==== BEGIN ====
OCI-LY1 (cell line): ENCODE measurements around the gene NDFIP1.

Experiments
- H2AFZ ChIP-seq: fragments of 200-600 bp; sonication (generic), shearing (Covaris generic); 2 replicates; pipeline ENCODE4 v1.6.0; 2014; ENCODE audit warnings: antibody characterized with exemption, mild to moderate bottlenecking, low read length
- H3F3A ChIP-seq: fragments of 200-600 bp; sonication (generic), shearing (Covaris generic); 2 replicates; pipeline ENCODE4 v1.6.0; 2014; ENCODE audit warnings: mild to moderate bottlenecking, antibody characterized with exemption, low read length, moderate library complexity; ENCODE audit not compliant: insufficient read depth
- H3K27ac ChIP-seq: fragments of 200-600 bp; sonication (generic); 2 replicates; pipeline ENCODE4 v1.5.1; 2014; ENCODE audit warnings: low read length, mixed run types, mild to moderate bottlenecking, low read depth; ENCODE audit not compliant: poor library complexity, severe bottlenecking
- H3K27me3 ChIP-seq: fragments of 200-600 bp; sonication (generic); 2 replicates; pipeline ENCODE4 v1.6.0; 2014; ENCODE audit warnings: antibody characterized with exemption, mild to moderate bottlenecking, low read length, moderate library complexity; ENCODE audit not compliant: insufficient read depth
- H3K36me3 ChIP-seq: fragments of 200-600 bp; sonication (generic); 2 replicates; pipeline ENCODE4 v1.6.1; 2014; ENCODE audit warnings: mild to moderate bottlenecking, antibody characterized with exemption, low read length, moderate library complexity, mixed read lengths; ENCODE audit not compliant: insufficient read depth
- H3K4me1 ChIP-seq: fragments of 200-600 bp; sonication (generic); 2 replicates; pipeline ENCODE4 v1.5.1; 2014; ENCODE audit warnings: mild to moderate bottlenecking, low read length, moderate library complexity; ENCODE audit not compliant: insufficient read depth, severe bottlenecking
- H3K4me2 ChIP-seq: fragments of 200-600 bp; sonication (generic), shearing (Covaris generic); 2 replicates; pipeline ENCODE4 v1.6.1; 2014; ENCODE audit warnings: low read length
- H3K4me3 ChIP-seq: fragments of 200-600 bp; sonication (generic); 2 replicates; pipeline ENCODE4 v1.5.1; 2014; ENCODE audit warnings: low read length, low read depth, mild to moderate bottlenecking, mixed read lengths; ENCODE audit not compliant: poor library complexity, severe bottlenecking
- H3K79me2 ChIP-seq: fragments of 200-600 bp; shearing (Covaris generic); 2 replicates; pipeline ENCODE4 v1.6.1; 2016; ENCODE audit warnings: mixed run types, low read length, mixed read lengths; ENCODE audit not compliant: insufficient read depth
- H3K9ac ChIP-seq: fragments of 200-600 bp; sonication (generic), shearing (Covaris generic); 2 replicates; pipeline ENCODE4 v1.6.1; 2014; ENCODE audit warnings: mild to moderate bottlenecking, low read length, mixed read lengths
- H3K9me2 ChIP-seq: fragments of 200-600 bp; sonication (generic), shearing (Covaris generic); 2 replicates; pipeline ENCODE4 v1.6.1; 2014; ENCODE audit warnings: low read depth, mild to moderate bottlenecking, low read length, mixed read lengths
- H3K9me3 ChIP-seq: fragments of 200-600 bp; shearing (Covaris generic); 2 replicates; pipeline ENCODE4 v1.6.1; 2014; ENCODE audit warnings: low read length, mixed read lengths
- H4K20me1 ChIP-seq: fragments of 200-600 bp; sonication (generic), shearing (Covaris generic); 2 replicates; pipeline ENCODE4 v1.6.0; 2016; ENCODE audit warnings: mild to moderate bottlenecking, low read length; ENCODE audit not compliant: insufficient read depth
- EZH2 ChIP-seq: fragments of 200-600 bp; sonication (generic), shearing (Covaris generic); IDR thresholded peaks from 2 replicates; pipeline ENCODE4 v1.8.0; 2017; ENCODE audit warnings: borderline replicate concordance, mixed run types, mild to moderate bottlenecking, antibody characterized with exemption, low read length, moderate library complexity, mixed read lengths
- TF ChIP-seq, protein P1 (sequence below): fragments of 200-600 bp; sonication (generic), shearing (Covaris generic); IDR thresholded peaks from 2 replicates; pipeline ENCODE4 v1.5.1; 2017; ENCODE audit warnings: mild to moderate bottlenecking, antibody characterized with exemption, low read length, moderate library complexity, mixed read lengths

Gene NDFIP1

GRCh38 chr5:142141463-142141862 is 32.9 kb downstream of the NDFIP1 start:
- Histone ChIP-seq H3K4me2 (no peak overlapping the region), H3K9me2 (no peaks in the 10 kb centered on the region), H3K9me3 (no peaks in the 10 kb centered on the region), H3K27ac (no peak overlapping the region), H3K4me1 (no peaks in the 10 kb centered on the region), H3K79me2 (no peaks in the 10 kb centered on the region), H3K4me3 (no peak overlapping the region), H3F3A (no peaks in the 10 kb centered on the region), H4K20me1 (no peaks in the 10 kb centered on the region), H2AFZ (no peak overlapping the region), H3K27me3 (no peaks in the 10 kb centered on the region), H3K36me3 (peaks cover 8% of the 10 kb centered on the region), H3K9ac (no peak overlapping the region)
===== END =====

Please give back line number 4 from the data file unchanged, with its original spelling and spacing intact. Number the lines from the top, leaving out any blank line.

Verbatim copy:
- H3F3A ChIP-seq: fragments of 200-600 bp; sonication (generic), shearing (Covaris generic); 2 replicates; pipeline ENCODE4 v1.6.0; 2014; ENCODE audit warnings: mild to moderate bottlenecking, antibody characterized with exemption, low read length, moderate library complexity; ENCODE audit not compliant: insufficient read depth